Has your pet dog been jumping around too much lately? Or spinning in circles and incessantly barking? While these are tell-tale signs of ‘hyperactivity’, just tagging the fluff balls of energy as hyperactive doesn’t solve the problem. You will have to understand the cause behind it and find ways to channelize their energy.
Run doggo run
All dogs need a certain amount of exercise to stay healthy and calm. But the level of physical activity differs among breeds. While smaller toy breeds like Pugs or Bulldogs can manage with 40 mins to an hour of exercise a day, those with working backgrounds like Beagles or Labradors need a minimum of two hours of exhaustive workouts. For the larger breeds, you can pack in an hour’s walk once in the morning and once at night, along with 30 mins of running in the form of a fetching game. For smaller dogs, 30 mins of walking with a bit of running is generally good enough. Be careful to take it slow if your dog suffers from joint issues. If you still notice hyperactive traits in your pooch even after many physical activities, it could mean they are not entirely drained yet.
Drain the brain
Mental exercise is a fantastic way to engage four-legged babies and sometimes can be more draining than physical exercise. In fact, engaging your doggo with games and puzzles is a great way to keep them entertained. Especially when there are guests in the house or when the little ones trouble your house help during chores. Games such as obstacle courses, hide and seek, playing rollover, and finding treats through puzzle feeders or treasure hunts are great brain-teasers. You can also utilize their sense of smell (activate the nose) to find things hidden in the house.
When dogs crave attention, they tend to get hyperactive by jumping at guests or continuously barking. Instead of reprimanding them, ignore any such signs of overexcitement. Start acknowledging when your dog is calm to indicate which one is acceptable behaviour and which is not. You can introduce rewards by positively connecting with them every time they stay quiet. Once they realize such conduct is praised and should be repeated, they would choose to calm down.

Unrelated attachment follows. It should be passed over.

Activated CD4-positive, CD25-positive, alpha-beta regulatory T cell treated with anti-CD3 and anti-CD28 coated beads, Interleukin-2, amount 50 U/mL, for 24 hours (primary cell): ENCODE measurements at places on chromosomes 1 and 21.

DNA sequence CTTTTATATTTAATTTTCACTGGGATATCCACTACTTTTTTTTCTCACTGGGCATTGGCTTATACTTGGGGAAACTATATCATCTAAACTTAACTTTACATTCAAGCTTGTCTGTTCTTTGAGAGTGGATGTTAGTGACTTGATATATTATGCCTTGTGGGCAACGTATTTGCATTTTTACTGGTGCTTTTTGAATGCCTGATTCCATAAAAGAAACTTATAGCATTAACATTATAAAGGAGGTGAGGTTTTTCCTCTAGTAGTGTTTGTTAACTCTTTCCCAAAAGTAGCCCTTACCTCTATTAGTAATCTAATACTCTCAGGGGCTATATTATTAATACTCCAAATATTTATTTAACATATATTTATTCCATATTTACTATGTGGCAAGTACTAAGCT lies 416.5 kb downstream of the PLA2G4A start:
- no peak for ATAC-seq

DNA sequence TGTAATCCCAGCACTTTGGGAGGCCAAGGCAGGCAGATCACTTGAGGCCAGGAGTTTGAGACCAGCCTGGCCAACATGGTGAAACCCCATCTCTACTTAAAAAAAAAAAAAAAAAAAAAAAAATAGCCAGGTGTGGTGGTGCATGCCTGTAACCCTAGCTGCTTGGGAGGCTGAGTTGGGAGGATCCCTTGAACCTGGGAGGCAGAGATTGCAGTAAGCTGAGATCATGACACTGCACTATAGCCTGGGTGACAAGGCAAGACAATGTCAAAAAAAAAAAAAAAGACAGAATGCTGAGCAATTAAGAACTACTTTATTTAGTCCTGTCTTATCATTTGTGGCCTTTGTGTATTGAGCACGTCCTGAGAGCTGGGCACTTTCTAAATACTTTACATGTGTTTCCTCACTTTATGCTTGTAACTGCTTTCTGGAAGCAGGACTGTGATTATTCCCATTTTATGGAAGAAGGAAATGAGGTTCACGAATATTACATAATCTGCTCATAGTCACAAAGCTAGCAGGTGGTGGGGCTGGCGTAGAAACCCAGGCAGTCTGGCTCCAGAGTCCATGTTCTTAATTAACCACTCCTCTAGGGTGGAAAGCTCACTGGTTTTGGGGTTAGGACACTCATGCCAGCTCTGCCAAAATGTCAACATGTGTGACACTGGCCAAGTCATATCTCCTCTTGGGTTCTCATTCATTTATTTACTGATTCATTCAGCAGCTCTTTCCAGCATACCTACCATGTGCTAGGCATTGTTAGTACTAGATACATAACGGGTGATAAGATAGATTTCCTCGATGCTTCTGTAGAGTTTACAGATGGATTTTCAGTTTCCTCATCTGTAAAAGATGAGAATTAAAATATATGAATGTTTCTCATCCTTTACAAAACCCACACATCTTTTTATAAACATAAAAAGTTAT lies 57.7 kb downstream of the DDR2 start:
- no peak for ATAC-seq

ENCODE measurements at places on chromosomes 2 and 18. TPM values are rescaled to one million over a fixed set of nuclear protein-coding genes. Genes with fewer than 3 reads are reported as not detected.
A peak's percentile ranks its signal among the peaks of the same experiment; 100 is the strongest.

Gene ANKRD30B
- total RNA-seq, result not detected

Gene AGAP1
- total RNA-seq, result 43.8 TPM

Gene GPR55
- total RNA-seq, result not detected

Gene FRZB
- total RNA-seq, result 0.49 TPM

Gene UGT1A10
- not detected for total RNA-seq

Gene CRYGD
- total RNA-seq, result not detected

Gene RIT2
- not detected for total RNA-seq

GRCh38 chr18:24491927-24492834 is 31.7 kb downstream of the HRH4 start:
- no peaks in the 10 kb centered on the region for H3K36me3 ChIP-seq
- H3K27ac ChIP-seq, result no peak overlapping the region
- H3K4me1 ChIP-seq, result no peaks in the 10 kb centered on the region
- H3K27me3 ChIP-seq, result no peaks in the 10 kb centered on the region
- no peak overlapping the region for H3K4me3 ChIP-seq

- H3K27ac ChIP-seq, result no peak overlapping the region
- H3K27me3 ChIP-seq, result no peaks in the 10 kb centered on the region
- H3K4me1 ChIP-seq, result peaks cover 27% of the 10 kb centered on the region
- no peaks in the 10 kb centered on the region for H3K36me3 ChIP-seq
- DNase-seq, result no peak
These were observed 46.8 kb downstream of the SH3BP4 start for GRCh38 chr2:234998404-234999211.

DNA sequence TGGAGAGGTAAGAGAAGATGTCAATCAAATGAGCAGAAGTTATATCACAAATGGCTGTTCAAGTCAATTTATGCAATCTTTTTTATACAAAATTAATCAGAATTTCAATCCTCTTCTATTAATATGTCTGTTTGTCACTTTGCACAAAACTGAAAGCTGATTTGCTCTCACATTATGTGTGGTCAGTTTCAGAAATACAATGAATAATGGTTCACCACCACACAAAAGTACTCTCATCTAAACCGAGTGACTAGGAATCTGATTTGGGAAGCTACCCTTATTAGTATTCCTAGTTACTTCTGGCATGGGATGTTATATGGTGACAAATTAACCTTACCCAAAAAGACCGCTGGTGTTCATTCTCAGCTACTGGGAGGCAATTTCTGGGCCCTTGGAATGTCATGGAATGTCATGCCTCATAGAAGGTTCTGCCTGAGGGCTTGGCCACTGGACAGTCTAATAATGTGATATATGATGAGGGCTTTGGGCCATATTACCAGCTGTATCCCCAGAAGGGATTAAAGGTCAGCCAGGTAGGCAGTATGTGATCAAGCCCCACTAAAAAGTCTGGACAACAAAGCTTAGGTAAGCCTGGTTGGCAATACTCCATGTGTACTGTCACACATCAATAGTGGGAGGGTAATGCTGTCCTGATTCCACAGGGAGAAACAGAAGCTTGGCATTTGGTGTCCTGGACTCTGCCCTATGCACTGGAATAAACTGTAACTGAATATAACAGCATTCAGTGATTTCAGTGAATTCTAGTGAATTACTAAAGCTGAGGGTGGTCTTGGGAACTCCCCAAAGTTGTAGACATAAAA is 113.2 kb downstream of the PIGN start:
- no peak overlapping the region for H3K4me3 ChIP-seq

Learn from training
You should devote a fair amount of time to instil your dog's manners. Training your dog to ‘sit’ and ‘wait’ can curb hyperactivity. For example, if your dog gets hyper during meal times or when you try to clip the leash, make them sit and wait for it. Manners training helps dogs control their impulsive actions and obey commands. You can also train your dogs to learn the concept of their own ‘space’ — a crate/pen or a mat/bed. Consistently luring them to this space and teaching them to stay put helps control hyperactivity. Introducing treats for being obedient are cool add-ons to the training; these can be gradually reduced once they are used to the right behavior. In the future too, random treats as reward for good behaviour will make them feel appreciated for doing the right things. As a dog parent, you also need to figure what motivates your baby the most — food or toy — and accordingly choose the most loved treats for better results.
Just like human beings need the right food to function correctly, dogs too need to have their fill of nutrition to stay active. Any imbalance in this could have a significant impact on their behaviour. However, misconceptions and lack of information often lead to a wrong diet. Mass-produced and overly processed dog food is high on sugar and ingredients like fillers, by-products, artificial colours, which are not suitable for your doggo’s health. In fact, a carbohydrate-rich diet instead of protein could cause excessive aggression and mood swings. Connect with your veterinarian or a dog nutritionist to understand what food could trigger hyperactive behaviour and what would keep dogs happy and healthy.
Regular training, exercise, and a proper routine, along with consistency and patience on your part, are the fundamental steps to channelize your dog’s energy. But despite following them all, your pooch could still end up being hyperactive. Underlying medical complications such as metabolic disease associated with liver dysfunction, hyperthyroidism, and some neurological conditions can sometimes lead to clinical hyperactivity. Reach out to your veterinarian to strike out these possibilities or get the babies treated if diagnosed with any ailments.
Paw Fact: Hyperactive dogs are not always happy dogs. They are just high on excess energy that needs an outlet.